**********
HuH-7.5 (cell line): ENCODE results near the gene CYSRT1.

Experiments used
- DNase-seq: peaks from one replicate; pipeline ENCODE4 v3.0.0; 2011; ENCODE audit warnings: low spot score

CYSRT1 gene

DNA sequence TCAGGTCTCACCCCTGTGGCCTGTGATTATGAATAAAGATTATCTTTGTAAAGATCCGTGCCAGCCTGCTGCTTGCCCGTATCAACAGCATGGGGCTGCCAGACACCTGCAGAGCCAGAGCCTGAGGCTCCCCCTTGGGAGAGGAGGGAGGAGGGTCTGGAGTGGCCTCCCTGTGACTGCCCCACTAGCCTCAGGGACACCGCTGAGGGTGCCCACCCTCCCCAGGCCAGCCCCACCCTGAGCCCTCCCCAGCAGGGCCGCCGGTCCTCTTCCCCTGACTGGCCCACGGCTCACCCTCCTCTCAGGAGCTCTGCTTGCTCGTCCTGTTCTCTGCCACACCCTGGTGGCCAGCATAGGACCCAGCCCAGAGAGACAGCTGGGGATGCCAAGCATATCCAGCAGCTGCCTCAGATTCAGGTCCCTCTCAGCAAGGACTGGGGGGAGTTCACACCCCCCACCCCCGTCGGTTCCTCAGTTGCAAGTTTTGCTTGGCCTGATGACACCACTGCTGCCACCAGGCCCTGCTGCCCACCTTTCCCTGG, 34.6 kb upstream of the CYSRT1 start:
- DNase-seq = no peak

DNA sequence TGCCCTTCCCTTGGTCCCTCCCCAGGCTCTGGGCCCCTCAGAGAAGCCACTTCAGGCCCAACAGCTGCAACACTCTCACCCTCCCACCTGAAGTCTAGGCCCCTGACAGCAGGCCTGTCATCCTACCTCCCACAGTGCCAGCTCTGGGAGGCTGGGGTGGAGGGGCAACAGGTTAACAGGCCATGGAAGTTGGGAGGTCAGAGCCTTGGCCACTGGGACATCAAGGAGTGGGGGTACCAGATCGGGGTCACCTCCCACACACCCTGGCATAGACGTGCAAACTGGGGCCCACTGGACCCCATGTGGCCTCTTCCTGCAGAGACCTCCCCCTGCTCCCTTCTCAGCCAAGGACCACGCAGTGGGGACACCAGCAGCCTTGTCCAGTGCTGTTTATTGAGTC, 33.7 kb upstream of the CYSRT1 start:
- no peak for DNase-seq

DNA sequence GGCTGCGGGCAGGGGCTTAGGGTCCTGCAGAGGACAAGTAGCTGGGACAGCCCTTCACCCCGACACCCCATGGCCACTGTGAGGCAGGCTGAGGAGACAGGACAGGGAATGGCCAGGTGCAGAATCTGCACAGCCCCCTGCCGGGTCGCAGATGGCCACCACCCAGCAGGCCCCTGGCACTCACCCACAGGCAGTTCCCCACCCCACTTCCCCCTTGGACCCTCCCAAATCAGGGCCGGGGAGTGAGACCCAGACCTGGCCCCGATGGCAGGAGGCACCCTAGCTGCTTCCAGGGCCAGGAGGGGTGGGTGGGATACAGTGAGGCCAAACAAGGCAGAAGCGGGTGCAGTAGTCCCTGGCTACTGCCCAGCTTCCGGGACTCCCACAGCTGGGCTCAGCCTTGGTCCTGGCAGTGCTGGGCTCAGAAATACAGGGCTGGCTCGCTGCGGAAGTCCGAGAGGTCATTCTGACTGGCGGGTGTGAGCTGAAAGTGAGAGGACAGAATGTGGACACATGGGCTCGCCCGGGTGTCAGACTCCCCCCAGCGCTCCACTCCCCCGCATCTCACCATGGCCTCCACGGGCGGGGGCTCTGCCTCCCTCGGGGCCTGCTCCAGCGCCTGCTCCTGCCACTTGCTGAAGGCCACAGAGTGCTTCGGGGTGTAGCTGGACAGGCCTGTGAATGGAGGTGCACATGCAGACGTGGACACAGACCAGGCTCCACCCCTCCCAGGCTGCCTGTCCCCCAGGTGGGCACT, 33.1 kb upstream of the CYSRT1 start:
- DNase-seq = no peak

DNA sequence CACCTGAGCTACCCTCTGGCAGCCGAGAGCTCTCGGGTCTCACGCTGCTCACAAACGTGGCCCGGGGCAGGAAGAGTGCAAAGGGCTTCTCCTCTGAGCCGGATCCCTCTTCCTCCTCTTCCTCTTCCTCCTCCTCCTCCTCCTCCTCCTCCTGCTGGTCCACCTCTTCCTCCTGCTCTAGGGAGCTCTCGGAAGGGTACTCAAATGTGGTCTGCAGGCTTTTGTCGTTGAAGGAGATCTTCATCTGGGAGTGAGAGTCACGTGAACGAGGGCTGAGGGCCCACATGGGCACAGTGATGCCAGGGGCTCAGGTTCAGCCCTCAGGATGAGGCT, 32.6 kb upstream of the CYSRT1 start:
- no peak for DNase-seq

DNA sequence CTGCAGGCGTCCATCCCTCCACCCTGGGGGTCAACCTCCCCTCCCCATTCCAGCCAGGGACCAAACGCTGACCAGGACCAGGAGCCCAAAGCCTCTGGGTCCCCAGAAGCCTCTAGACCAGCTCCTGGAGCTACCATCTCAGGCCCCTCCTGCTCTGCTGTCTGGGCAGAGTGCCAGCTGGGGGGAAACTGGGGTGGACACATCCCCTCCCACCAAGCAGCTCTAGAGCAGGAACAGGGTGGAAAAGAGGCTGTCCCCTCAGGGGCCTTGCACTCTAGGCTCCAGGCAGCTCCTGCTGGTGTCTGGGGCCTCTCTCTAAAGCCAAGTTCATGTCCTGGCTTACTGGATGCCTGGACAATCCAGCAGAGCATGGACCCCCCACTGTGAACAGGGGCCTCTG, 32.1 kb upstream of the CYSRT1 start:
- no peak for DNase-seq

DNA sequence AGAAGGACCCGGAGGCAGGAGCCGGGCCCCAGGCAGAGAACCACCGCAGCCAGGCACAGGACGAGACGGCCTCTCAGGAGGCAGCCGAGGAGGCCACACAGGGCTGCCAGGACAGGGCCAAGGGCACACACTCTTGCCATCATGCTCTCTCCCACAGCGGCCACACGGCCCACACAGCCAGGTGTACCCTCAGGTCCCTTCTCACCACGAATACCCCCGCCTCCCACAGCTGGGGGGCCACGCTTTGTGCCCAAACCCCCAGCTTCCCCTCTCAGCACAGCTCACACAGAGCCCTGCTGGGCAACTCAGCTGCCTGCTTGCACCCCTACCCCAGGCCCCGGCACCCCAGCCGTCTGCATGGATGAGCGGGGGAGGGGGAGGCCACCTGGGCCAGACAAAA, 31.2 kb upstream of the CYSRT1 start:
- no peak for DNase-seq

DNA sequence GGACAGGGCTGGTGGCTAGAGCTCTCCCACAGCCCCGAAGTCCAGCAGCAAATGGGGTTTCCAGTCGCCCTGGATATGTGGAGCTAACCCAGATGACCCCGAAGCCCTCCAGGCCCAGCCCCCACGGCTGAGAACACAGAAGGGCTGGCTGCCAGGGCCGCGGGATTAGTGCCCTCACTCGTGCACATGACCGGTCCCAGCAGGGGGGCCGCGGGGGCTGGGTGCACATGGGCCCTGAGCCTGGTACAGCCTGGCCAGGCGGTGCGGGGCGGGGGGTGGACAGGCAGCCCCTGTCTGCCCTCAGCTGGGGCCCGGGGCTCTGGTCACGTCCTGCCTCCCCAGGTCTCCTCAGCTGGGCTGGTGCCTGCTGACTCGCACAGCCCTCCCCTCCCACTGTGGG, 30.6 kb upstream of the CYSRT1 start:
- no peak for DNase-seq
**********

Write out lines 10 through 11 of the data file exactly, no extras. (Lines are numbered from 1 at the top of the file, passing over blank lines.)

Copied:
- DNase-seq = no peak

DNA sequence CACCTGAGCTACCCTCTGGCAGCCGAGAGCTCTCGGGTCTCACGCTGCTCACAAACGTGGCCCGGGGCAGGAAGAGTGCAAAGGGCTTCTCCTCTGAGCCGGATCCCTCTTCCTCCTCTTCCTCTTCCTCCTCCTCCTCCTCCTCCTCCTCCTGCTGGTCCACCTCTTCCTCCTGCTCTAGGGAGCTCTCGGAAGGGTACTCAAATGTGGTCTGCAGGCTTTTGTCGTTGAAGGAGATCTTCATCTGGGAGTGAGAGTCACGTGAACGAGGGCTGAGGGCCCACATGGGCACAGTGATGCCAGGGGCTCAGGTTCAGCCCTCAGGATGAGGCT, 32.6 kb upstream of the CYSRT1 start: